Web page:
Feb 28, 2019

Using Dialogue to Inspire Writers


Our young readers and writers in first grade have many "tools" in their toolbox by this time of year.  It can rewarding to the student (and teacher) to see them trying out some of their new skills through writing.  Just last month, one of my striving readers started to really notice quotation marks in the books from her intervention group and tried to utilize this observation in her writing.


Now...by observing her writing, there is a lot we can work on here.  But the excitement to add this new learning into writing is there.  And we will run with that!  Let's look at where to begin.


First up...introducing dialogue with a mentor text.  The possibilities of books with dialogue are endless.  Truly.  But one that I wanted to introduce to you (or remind you of) is Iris and Walter.  If you are a fan of Henry and Mudge, Annie and Snowball, Mr. Putter, or Frog and Toad, then this is another series to add to your library.

Iris and Walter are new friends.  Each book features a moment in the life of a kid: field trips, friendship, substitute teachers, and new babies.  The dialogue between them is very true to how you would imagine two friends talking.  This is why I like to use it when taking a closer look at dialogue in writing.  Here is an example of when Iris and Walter first meet each other.


After reading the mentor text and pointing out the dialogue, it is time for students to create some dialogue of their own.   I constructed a Powerpoint that provides the opportunity for you to scaffold your instruction into an "I do, we do, you do" model.

It begins with an introduction to dialogue with a definition, why it is used, and an example of two girls speaking.


It goes on to explain the parts of dialogue.


Then the students have the opportunity to construct two examples of dialogue with you.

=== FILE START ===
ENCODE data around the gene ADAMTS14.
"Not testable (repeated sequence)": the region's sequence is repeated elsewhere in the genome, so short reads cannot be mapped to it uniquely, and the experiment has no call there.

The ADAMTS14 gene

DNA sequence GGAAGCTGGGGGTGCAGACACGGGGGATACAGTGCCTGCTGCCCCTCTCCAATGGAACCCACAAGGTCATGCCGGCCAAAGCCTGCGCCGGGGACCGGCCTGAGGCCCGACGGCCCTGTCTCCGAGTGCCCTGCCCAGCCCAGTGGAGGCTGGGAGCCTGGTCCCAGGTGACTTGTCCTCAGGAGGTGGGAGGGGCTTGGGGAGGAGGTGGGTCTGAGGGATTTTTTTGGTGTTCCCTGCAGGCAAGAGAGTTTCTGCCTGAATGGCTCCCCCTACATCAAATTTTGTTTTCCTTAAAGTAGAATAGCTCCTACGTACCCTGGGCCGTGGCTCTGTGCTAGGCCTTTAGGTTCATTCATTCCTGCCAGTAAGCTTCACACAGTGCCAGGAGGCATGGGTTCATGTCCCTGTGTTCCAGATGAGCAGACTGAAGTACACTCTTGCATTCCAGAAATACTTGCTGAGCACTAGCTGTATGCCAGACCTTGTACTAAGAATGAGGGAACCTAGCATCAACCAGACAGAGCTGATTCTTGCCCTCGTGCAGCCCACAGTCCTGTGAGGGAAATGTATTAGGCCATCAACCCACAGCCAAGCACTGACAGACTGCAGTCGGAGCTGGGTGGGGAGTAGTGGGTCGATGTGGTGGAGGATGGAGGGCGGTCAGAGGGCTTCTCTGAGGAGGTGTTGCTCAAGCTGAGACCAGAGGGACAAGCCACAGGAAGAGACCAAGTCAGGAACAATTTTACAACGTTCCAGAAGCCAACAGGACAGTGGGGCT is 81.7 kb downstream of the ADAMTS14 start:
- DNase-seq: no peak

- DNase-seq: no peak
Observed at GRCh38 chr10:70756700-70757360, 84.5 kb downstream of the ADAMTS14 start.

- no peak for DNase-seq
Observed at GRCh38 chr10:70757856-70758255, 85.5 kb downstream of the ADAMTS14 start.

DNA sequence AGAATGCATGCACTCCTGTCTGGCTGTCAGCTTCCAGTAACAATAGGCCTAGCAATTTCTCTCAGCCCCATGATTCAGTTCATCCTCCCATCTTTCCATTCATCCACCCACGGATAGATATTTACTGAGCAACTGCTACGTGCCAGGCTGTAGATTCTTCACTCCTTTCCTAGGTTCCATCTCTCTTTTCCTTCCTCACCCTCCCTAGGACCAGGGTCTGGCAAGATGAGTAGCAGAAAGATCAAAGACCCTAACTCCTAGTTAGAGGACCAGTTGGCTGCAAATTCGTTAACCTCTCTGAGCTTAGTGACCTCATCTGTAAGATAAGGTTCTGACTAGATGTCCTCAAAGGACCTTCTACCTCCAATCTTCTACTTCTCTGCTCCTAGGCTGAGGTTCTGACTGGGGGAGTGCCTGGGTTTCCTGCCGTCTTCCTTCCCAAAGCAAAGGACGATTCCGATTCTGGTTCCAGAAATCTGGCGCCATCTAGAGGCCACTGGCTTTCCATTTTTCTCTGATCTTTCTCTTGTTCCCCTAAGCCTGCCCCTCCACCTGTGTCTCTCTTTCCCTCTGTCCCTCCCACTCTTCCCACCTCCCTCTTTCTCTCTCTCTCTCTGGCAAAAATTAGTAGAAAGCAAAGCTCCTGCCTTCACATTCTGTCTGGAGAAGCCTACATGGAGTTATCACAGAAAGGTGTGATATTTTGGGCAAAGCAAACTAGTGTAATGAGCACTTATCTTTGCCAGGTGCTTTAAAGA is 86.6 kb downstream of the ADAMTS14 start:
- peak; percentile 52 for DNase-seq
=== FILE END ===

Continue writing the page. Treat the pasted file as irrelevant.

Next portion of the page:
Finally, it is time to set them free!  Let them try it out for themselves!


 Don't let me fool you.  This lesson does not guarantee that students will be experts at using dialogue in their writing.  But they may feel a bit more comfortable to give it a try.  Or they may begin to see the value in giving their characters a voice.

If you would like to try out this Powerpoint (for free!) just click on the image below.  If you would like your copy of THREE Iris and Walter books, please enter the giveaway below.
using dialogue to inspire writers
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I would love to hear about how you teach your young writers to use dialogue!  If you try this lesson out, let me know how it goes!  And be sure to check out all the other mentor texts that can build up the writers in your classroom in the list below!




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3 comments:

  1. I am always looking for a new book series for my kiddos! Thanks so much for your suggestion! This also sounds like a great lesson! I can't wait to try it with my twoodles! Thanks!

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  2. This is very helpful! Thanks for sharing!! :)

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